Have you ever had a panic attack? If so, you know how terrifying they can be. I have had plenty and know exactly what they are like…torture! There is good news though. There are many ways to reduce and eliminate them. First off though, what exactly are panic attacks?
Panic attacks are the sudden onset of intense anxiety characterized by feelings of great fear and apprehension. They are often accompanied by things like rapid heart beat, shortness of breath, dizziness, feeling faint, sweating, trembling, and impending doom.
Because of their intensity, people who experience them tend to avoid public places and being around other people, typically groups of people. They also have anticipatory anxiety even in the most comfortable settings (such as their home) and worry about the consequences of a panic attack. Panic attacks won’t kill us, but they can feel like we are having a heart attack or stroke so people do all they can to avoid anything that might trigger one, which can leave one feeling completely imprisoned and very much misunderstood by others.
I have worked very hard to overcome my anxiety and subsequent panic attacks, and I have been doing well, but they were once very intense! Mine would come out of nowhere. I would get dizzy and weak, have a pounding heart like it was going to explode, claustrophobia, shallow breathing, full-body trembling, and I would lose all sense of where I was. My mind would go blank, and I couldn’t think clearly. I feared passing out. I was also self-conscious about how I looked, thinking everyone could see what I was feeling inside. For those who experience anxiety and panic, you know just what I mean. So, what do we do about it?
For me, it has been a variety of things, the first of which was understanding that anxiety is actually a normal human emotion that everyone experiences at times. Like pain and the fight/flight/freeze stress response, for example, anxiety protects us from danger. Understanding and embracing that some level of anxiety is normal has been very helpful in accepting the uncomfortable feelings.
I then began to confront my fears. I drove as much as I could. I went shopping, frequented crowded places, and talked to as many people as I could. Whatever triggered any form of fear, apprehension, and worry, I walked towards it. At first, it made me worse, but instead of running, I sat with the feelings and talked myself down. I HAD to practice sitting with the discomfort and all the other feelings to learn that I was not in danger. In panic mode, our mind was plays tricks on us. When we sit with the feelings, it slows our racing minds, and we see that none of our thoughts or feelings are truly dangerous.
The more times I repeated the things that caused high anxiety and realized that I was safe, the less anxious I became, and the panic attacks disappeared. I also took better care of my health by eating and sleeping well, listening to guided mediation, relaxation, and breathing programs, and exercising. I didn’t improve overnight. It took many months to years of dedication. One of the programs that helped me a lot is called Pass Through Panic by Dr. Claire Weekes (CD program). She also has a great book called Hope and Help for your Nerves.
At times I still feel some apprehension, fear, and worry. When it happens, I use the AWARE technique described below. It comes from the book, Anxiety Disorders and Phobias: A Cognitive Perspective, by Aaron Beck and Gary Emery.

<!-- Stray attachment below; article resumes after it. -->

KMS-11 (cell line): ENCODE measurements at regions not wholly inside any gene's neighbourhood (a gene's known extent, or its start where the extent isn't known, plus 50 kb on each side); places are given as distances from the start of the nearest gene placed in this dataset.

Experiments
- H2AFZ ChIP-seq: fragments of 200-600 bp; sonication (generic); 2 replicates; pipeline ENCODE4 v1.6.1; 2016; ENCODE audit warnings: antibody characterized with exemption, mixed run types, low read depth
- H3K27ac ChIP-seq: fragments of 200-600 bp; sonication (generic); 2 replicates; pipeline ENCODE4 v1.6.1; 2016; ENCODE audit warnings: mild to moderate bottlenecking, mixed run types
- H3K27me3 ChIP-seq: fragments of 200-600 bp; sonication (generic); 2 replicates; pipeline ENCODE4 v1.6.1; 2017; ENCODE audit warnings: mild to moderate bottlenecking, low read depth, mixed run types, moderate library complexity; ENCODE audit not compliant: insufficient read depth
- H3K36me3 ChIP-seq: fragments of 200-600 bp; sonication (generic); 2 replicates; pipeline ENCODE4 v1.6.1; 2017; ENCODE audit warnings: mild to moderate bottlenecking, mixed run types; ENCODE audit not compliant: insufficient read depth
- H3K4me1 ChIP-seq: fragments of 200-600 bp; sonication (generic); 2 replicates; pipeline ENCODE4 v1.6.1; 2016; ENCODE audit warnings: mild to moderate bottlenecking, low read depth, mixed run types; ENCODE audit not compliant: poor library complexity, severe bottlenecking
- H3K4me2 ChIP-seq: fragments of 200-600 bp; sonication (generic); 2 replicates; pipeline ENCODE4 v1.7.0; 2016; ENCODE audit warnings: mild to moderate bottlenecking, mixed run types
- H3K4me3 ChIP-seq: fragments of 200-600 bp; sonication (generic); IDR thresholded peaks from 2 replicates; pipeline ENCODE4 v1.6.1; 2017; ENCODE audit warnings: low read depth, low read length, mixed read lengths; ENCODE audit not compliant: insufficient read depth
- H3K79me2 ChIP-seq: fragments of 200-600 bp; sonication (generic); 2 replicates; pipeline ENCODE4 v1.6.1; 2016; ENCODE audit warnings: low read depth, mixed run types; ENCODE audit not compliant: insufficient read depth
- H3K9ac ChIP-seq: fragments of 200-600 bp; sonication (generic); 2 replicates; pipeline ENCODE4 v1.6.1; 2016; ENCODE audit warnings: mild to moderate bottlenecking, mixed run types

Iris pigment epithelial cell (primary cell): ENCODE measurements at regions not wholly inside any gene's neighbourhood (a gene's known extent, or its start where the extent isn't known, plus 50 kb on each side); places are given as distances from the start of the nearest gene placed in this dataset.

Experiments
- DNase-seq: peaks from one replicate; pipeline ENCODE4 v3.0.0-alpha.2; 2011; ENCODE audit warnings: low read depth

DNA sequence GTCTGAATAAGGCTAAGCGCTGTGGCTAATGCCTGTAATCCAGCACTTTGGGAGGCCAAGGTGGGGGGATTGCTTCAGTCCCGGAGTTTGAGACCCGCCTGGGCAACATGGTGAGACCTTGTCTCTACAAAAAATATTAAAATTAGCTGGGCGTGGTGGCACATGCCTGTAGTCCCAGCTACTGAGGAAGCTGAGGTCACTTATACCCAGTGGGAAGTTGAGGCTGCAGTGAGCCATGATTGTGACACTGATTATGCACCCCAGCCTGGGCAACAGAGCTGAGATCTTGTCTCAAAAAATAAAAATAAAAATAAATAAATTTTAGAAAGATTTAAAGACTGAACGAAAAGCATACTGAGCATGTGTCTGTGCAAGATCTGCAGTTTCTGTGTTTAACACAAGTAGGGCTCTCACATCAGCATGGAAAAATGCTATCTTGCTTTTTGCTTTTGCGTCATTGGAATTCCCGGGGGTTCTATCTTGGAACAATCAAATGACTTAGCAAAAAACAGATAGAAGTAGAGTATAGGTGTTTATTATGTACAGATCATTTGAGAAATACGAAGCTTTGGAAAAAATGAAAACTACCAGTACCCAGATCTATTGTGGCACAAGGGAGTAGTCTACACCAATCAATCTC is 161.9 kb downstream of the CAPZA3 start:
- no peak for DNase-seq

A: Accept the anxiety. Welcome it. Don’t fight it. Replace your rejection, anger, and hatred of it with acceptance. By resisting, you are prolonging the unpleasantness of it. Instead, flow with it. Don’t make it responsible for how you think, feel, and act.
W: Watch and Wait. Look at your anxiety without judgment. It’s neither good nor bad. Become detached from it. Remind yourself that you are not your anxiety. The more you can separate yourself from the experience, the more you can view it as a third-party observer.
Even though there is a powerful urge to run away to try and escape anxious situations, postpone that decision for a little bit. Stay in the situation. Don’t tell yourself you can’t leave. Keep that option open so you don’t feel trapped, but remember that you don’t need to run away to get relief. Let relief come to you.
A: Act with the anxiety. Act as if you aren’t anxious. Function with it. Slow down if you have to, but keep going. Breathe normally. If you run from the situation your anxiety will go down, but your fear will go up. If you stay, both your anxiety and your fear will eventually go down.
R: Repeat the steps. Continue to accept your anxiety, watch it, and act with it until it goes down to a comfortable level.
E: Expect the best. What we fear rarely happens. Recognize that a certain amount of anxiety is a normal part of life. Understanding this puts you in a good position to accept it if it comes again. You are familiar with it and know what to do with it.
After years of suffering (to the point of being afraid to leave the house without someone), with more confidence, I began doing things I previously avoided like the plague. It opened my world and made life interesting and exciting again. Instead of worrying about all the bad things that might happen before I did an activity, I started to look forward to them. A huge burden was lifted, and I was living again. There are many different words people use for the FEAR acronym such as, Face Everything And Rise, False Expectations Appearing Real, Forget Everything And Run, among others. My new favorite one is, Forget Everything And Relax. If you would like to learn more about this topic and many other related topics, please see my new book, Beyond Pain and Suffering: Adapting the Adversity and Life Challenges.